Structure of an amide bond forming F(420):gamma-glutamyl ligase from Archaeoglobus fulgidus -- a member of a new family of non-ribosomal peptide synthases.
ABSTRACT: F(420) is a flavin-like redox-active coenzyme commonly used by archaea and some eubacteria in a variety of biochemical reactions in methanogenesis, the formation of secondary metabolites, the degradation of nitroaromatic compounds, activation of nitroimidazofurans, and F(420)-dependent photolysis in DNA repair. Coenzyme F(420)-2 biosynthesis from 7,8-didemethyl-8-hydroxy-5-deazariboflavin (Fo) and lactaldehyde involves six enzymatic steps and five proteins (CofA, CofB, CofC, CofD, and CofE). CofE, a F(420)-0:gamma-glutamyl ligase, is responsible for the last two enzymatic steps; it catalyses the GTP-dependent addition of two L-glutamate residues to F(420)-0 to form F(420)-2. CofE is found in archaea, the aerobic actinomycetes, and cyanobacteria. Here, we report the first crystal structure of the apo-F(420)-0:gamma-glutamyl ligase (CofE-AF) from Archaeoglobus fulgidus and its complex with GDP at 2.5 A and 1.35 A resolution, respectively. The structure of CofE-AF reveals a novel protein fold with an intertwined, butterfly-like dimer formed by two-domain monomers. GDP and Mn(2+) are bound within the putative active site in a large groove at the dimer interface. We show that the enzyme adds a glutamate residue to both F(420)-0 and F(420)-1 in two distinct steps. CofE represents the first member of a new structural family of non-ribosomal peptide synthases.
Project description:Coenzyme F(420), a hydride carrier, is found in Archaea and some bacteria and has crucial roles in methanogenesis, antibiotic biosynthesis, DNA repair, and activation of antitubercular compounds. CofD, 2-phospho-l-lactate transferase, catalyzes the last step in the biosynthesis of F(420)-0 (F(420) without polyglutamate), by transferring the lactyl phosphate moiety of lactyl(2)diphospho-(5')guanosine to 7,8-didemethyl-8-hydroxy-5-deazariboflavin ribitol (Fo). CofD is highly conserved among F(420)-producing organisms, and weak sequence homologs are also found in non-F(420)-producing organisms. This superfamily does not share any recognizable sequence conservation with other proteins. Here we report the first crystal structures of CofD, the free enzyme and two ternary complexes, with Fo and P(i) or with Fo and GDP, from Methanosarcina mazei. The active site is located at the C-terminal end of a Rossmann fold core, and three large insertions make significant contributions to the active site and dimer formation. The observed binding modes of Fo and GDP can explain known biochemical properties of CofD and are also supported by our binding assays. The structures provide significant molecular insights into the biosynthesis of the F(420) coenzyme. Large structural differences in the active site region of the non-F(420)-producing CofD homologs suggest that they catalyze a different biochemical reaction.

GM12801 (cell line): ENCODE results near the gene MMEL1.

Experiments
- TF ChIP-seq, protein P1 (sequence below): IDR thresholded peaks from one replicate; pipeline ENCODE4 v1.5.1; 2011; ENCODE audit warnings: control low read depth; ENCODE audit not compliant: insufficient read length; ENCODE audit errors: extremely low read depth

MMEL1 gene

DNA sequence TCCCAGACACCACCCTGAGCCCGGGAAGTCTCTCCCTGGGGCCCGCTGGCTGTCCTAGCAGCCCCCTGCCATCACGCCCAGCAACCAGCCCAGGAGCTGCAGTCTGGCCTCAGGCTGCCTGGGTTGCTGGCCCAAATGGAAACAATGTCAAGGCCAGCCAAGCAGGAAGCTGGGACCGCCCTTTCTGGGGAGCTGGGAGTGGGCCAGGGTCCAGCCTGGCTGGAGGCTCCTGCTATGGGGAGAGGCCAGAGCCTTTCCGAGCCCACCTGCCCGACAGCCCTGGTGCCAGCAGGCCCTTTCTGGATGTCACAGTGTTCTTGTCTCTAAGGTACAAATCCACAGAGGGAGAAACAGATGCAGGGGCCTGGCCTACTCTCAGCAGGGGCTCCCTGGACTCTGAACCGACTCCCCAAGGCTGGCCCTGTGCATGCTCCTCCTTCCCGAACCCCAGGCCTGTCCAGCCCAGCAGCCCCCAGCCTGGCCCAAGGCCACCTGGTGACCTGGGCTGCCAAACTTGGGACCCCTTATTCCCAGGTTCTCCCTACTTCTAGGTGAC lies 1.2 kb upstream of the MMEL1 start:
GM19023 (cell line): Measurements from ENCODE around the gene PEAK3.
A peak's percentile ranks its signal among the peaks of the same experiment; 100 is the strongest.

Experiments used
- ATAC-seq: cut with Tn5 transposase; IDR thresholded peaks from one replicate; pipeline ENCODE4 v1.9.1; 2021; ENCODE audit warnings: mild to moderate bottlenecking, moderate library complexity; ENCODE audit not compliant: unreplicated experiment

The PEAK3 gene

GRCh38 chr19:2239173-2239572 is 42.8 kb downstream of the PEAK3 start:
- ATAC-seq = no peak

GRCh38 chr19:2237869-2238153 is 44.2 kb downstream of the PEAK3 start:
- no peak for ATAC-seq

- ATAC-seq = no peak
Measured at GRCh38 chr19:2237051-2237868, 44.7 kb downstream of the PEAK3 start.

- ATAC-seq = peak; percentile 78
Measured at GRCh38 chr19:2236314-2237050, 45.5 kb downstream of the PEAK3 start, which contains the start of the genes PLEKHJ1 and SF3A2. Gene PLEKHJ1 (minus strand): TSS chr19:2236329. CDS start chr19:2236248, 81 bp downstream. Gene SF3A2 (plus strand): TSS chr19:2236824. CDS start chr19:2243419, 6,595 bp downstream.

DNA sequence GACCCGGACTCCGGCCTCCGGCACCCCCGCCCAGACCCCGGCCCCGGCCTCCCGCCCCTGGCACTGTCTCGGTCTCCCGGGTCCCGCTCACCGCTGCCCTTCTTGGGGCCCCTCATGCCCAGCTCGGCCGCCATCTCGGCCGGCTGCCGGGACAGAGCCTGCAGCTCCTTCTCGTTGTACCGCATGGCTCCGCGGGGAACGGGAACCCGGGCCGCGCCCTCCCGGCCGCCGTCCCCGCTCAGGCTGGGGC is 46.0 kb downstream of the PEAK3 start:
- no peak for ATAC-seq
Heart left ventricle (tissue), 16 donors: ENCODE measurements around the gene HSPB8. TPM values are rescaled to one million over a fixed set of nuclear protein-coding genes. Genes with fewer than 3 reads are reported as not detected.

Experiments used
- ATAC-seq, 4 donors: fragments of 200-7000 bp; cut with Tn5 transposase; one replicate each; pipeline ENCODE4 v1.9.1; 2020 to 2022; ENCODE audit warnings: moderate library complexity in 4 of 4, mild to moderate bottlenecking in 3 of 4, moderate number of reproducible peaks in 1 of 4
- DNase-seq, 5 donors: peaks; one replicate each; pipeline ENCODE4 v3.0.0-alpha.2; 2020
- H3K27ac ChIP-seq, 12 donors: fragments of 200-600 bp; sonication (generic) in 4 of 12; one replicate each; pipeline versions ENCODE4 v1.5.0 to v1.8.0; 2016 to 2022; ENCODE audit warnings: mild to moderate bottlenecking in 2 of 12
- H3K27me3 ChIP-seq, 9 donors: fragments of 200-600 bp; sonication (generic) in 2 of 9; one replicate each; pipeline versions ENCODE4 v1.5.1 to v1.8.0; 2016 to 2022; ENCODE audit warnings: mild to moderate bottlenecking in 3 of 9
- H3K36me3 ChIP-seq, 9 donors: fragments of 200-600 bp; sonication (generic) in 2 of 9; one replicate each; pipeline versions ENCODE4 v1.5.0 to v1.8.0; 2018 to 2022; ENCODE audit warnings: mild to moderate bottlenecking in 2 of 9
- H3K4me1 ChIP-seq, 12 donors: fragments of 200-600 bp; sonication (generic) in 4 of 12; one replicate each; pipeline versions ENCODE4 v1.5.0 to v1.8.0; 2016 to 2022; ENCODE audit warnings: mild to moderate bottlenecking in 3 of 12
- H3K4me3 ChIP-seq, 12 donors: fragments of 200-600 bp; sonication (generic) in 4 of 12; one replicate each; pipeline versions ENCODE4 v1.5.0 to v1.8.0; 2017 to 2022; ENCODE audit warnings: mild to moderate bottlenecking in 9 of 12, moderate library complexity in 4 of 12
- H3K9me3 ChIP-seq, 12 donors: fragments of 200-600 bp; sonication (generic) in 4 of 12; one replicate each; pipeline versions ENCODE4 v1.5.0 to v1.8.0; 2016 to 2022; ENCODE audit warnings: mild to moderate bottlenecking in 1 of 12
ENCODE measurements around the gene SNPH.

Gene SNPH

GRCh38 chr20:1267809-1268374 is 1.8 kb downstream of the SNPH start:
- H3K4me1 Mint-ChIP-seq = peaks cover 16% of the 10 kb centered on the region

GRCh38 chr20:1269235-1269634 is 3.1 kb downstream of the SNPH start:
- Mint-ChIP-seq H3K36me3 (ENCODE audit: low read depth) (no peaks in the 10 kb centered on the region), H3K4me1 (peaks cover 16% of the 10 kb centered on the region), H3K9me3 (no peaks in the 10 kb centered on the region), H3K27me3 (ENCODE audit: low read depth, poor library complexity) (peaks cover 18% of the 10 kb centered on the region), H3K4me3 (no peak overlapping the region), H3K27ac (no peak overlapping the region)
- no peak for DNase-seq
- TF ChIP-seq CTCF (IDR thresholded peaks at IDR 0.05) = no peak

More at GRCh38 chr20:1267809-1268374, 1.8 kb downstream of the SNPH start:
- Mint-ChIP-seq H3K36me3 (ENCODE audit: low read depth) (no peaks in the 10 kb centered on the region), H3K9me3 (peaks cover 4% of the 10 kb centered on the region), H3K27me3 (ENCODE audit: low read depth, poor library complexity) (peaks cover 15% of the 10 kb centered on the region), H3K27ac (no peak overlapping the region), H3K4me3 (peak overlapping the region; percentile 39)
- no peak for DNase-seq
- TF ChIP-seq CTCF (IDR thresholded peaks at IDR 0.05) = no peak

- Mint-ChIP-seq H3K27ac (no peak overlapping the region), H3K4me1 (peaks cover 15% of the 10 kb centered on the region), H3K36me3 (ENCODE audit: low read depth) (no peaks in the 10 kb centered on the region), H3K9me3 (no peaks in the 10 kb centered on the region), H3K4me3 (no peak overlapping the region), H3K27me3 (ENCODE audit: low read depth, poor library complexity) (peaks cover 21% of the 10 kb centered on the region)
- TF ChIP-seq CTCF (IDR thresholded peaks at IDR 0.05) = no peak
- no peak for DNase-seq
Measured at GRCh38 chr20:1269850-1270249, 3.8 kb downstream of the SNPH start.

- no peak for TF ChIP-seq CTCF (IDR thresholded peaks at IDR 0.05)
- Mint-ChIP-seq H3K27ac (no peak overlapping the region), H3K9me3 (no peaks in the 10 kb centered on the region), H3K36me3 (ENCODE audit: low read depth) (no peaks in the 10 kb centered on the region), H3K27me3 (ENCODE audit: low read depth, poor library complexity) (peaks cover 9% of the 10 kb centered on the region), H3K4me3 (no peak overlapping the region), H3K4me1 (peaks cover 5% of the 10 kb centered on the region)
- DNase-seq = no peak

Project description:Cofactor F420is an electron carrier with a major role in the oxidoreductive reactions ofMycobacterium tuberculosis, the causative agent of tuberculosis. A γ-glutamyl ligase catalyzes the final steps of the F420biosynthesis pathway by successive additions ofl-glutamate residues to F420-0, producing a poly-γ-glutamate tail. The enzyme responsible for this reaction in archaea (CofE) comprises a single domain and produces F420-2 as the major species. The homologousM. tuberculosisenzyme, FbiB, is a two-domain protein and produces F420with predominantly 5-7l-glutamate residues in the poly-γ-glutamate tail. The N-terminal domain of FbiB is homologous to CofE with an annotated γ-glutamyl ligase activity, whereas the C-terminal domain has sequence similarity to an FMN-dependent family of nitroreductase enzymes. Here we demonstrate that full-length FbiB adds multiplel-glutamate residues to F420-0in vitroto produce F420-5 after 24 h; communication between the two domains is critical for full γ-glutamyl ligase activity. We also present crystal structures of the C-terminal domain of FbiB in apo-, F420-0-, and FMN-bound states, displaying distinct sites for F420-0 and FMN ligands that partially overlap. Finally, we discuss the features of a full-length structural model produced by small angle x-ray scattering and its implications for the role of N- and C-terminal domains in catalysis.